--> --> Jurassic North Atlantic paleogeography & Porcupine Basin rifting: implications for source and reservoir development offshore Atlantic Ireland

AAPG Europe Regional Conference, Global Analogues of the Atlantic Margin

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Jurassic North Atlantic paleogeography & Porcupine Basin rifting: implications for source and reservoir development offshore Atlantic Ireland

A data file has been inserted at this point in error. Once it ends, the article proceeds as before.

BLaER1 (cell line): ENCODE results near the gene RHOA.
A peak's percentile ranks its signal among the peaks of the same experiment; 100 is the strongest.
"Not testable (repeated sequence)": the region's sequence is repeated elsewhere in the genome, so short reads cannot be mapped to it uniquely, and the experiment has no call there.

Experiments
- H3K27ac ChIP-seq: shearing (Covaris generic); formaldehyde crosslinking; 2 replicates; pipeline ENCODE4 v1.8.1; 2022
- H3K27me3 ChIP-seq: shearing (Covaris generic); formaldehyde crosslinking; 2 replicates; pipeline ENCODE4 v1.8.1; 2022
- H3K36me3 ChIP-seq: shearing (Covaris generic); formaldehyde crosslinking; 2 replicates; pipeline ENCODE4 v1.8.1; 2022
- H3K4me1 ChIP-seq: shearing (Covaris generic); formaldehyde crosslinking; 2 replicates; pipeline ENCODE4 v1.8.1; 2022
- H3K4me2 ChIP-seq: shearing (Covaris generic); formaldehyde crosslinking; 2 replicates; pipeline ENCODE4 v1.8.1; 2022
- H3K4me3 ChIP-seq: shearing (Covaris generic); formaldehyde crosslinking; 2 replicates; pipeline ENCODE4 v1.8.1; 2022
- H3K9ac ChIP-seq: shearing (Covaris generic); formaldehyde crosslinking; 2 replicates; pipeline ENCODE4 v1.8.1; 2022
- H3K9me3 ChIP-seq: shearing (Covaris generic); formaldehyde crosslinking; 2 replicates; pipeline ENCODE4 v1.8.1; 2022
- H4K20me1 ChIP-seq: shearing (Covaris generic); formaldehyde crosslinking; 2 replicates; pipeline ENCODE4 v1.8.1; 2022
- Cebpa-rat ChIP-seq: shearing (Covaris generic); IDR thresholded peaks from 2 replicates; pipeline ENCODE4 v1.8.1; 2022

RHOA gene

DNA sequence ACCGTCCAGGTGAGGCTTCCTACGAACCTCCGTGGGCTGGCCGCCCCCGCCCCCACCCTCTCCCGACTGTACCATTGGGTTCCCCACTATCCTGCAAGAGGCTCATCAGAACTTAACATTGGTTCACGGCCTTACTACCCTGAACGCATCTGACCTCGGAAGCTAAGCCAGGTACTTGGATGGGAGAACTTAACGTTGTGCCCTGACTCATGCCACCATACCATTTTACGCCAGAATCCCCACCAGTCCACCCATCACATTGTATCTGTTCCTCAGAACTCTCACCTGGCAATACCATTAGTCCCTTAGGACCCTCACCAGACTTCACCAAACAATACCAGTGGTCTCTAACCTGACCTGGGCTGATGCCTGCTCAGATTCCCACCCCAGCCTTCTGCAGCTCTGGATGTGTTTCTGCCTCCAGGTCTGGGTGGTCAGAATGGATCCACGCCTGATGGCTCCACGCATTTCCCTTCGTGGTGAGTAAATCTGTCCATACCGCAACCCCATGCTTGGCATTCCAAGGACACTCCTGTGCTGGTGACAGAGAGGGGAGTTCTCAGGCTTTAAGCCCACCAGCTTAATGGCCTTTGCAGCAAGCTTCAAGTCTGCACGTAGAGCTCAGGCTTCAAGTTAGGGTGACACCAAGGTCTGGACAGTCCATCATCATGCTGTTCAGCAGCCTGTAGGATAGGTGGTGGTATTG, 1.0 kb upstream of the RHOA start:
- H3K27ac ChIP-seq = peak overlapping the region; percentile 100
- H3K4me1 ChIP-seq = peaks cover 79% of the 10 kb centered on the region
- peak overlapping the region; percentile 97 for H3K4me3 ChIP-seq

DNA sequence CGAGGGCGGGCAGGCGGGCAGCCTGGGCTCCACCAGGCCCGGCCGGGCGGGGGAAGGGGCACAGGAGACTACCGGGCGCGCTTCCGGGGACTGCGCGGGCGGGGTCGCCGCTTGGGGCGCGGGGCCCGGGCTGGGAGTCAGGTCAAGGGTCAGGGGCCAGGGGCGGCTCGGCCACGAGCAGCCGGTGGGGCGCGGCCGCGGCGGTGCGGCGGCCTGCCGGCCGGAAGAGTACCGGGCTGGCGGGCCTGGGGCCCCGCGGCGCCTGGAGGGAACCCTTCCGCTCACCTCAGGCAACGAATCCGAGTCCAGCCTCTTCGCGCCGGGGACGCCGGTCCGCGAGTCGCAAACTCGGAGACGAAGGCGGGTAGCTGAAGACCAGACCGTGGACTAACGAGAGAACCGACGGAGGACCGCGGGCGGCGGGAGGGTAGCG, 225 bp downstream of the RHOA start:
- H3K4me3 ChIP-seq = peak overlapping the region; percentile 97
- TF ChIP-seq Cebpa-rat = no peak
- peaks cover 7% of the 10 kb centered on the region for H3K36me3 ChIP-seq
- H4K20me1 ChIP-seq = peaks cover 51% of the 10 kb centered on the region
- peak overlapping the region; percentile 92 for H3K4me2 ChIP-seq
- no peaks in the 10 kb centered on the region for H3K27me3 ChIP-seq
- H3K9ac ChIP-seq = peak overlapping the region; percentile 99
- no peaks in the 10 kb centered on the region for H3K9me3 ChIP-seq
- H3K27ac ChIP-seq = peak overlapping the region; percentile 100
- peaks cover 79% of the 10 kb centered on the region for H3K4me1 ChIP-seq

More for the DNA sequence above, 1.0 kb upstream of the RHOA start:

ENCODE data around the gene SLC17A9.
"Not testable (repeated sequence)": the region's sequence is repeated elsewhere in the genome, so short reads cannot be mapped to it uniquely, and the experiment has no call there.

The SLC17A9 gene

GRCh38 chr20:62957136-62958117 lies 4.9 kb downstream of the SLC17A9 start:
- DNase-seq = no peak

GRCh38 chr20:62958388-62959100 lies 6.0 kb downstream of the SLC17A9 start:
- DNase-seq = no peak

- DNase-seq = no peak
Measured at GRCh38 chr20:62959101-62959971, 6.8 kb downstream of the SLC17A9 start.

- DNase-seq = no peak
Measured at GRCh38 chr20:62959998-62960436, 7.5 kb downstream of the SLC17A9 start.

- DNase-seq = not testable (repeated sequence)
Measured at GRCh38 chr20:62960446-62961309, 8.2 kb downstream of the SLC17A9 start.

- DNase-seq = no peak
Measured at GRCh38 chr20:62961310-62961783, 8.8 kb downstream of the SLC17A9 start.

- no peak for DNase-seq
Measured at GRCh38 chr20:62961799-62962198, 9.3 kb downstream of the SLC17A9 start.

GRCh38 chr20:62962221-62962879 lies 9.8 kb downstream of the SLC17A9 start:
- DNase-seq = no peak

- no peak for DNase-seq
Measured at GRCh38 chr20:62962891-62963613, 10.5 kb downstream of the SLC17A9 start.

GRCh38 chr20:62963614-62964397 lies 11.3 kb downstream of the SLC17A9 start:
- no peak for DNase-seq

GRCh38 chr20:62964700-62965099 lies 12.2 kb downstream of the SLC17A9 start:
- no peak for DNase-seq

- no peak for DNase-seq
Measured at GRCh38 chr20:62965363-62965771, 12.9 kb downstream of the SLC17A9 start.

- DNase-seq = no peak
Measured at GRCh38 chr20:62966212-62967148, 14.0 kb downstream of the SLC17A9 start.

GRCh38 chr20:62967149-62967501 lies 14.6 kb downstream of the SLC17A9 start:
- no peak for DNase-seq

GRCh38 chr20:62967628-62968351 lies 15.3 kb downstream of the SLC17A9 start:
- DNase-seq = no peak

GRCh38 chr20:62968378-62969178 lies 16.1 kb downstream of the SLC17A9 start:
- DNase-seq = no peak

The Porcupine Basin may be divided into a low-subsidence, relatively well-explored North and a high-subsidence, lightly-explored South. Plays in the South Porcupine include pre-rift (Middle Jurassic) tilted fault blocks, syn-rift (Upper Jurassic) structural-stratigraphic traps and post-rift (Lower Cretaceous and Paleocene) submarine fans. Pre-rift reservoir quality is of critical importance to the success of the Middle Jurassic play and is addressed here with reference to regional paleogeographic maps. Our thesis is that the Aalenian regional uplift postulated for the North Sea area (Underhill & Partington, 1993), and subsequently identified in north Eastern Greenland, the Norwegian Shelf and Denmark (discussed in Surlyk & Ineson, 2003) may also have extended to the west of Ireland. Subsequent onlap of this uplift is characterised by paralic sediments in proximal settings (e.g. the Pentland Formation of the North Sea, the Great Estuarine Series of the Hebrides and the paralic facies of the North Porcupine, sometimes known as the Bantry Group) and shallow marine sediments at the periphery (e.g. the Broom and Tarbert Formations of the northern North Sea, and the Sandnes and Garn Formations of the southern North Sea). On this basis, we suggest the presence of shallow marine Middle Jurassic sediments in the Southern Porcupine – such sediments potentially providing improved poroperm and lateral continuity in comparison with their paralic equivalents. There is some support for shallow marine development in core from the Goban Spur (62/7-1) well. Recent high quality 3D seismic imaging suggests at least two phases of Upper Jurassic rifting in the South Porcupine Basin. Initial rifting occurs on NNE-SSW normal faults terminating against WNW-ESE relays. Many of these faults dip away from the basin. Later in the Jurassic, as subsidence progresses, new N-S down-to-basin faults develop, often soling-out on the top of the pre-rift. New seismic reprocessing supports the development of sandstones in these growing half-grabens, which we postulate are the equivalent of the Tithonian-Berriasian sandstones of the Flemish Pass. The restricted basins associated with Upper Jurassic rifting enabled a range of source rock facies to develop. Our understanding of these source rocks is being transformed by current studies sponsored by the Irish Petroleum Affairs Division and Nalcor Energy. Here, we add proprietary interpretations of drop core data over the Padraig Basin which demonstrate the presence of the Bisnorhopane biomarker. This suggests an active Upper Jurassic source rock system in the vicinity of Padraig, but also supports an affinity between oils all along the Rockall Margin including the 12/2-1 (Dooish) discovery, and extending into the West and East Shetland Basins and the northern extremes of the Jeanne d’Arc Basin offshore Newfoundland. Broadly contemporaneous oils from the Porcupine and Flemish Pass have quite different geochemical signatures to Dooish. The paleogeographic implications of these data will be explored.